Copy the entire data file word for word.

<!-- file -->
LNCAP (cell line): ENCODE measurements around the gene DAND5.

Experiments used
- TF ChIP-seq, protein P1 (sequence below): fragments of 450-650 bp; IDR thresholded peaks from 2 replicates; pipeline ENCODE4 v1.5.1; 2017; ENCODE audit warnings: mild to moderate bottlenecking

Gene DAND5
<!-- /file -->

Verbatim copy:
LNCAP (cell line): ENCODE measurements around the gene DAND5.

Experiments used
- TF ChIP-seq, protein P1 (sequence below): fragments of 450-650 bp; IDR thresholded peaks from 2 replicates; pipeline ENCODE4 v1.5.1; 2017; ENCODE audit warnings: mild to moderate bottlenecking

Gene DAND5